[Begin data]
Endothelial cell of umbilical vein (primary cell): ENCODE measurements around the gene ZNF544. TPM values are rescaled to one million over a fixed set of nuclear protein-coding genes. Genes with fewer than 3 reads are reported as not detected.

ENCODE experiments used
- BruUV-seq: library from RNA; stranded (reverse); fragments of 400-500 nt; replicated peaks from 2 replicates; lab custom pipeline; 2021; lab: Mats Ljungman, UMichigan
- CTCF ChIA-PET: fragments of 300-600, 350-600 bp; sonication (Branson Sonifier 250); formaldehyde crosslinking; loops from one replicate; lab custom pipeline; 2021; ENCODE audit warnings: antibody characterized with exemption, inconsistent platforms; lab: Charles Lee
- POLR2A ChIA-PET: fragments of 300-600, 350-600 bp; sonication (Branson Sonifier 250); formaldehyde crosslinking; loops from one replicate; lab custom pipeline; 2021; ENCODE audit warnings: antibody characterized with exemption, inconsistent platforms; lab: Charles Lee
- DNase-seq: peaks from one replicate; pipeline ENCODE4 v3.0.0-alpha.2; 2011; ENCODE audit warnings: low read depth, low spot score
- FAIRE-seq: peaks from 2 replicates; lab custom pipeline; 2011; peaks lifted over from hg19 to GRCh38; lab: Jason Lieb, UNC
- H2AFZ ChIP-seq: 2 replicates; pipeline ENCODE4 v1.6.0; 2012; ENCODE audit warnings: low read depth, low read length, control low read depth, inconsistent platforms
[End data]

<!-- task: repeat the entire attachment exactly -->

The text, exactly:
Endothelial cell of umbilical vein (primary cell): ENCODE measurements around the gene ZNF544. TPM values are rescaled to one million over a fixed set of nuclear protein-coding genes. Genes with fewer than 3 reads are reported as not detected.

ENCODE experiments used
- BruUV-seq: library from RNA; stranded (reverse); fragments of 400-500 nt; replicated peaks from 2 replicates; lab custom pipeline; 2021; lab: Mats Ljungman, UMichigan
- CTCF ChIA-PET: fragments of 300-600, 350-600 bp; sonication (Branson Sonifier 250); formaldehyde crosslinking; loops from one replicate; lab custom pipeline; 2021; ENCODE audit warnings: antibody characterized with exemption, inconsistent platforms; lab: Charles Lee
- POLR2A ChIA-PET: fragments of 300-600, 350-600 bp; sonication (Branson Sonifier 250); formaldehyde crosslinking; loops from one replicate; lab custom pipeline; 2021; ENCODE audit warnings: antibody characterized with exemption, inconsistent platforms; lab: Charles Lee
- DNase-seq: peaks from one replicate; pipeline ENCODE4 v3.0.0-alpha.2; 2011; ENCODE audit warnings: low read depth, low spot score
- FAIRE-seq: peaks from 2 replicates; lab custom pipeline; 2011; peaks lifted over from hg19 to GRCh38; lab: Jason Lieb, UNC
- H2AFZ ChIP-seq: 2 replicates; pipeline ENCODE4 v1.6.0; 2012; ENCODE audit warnings: low read depth, low read length, control low read depth, inconsistent platforms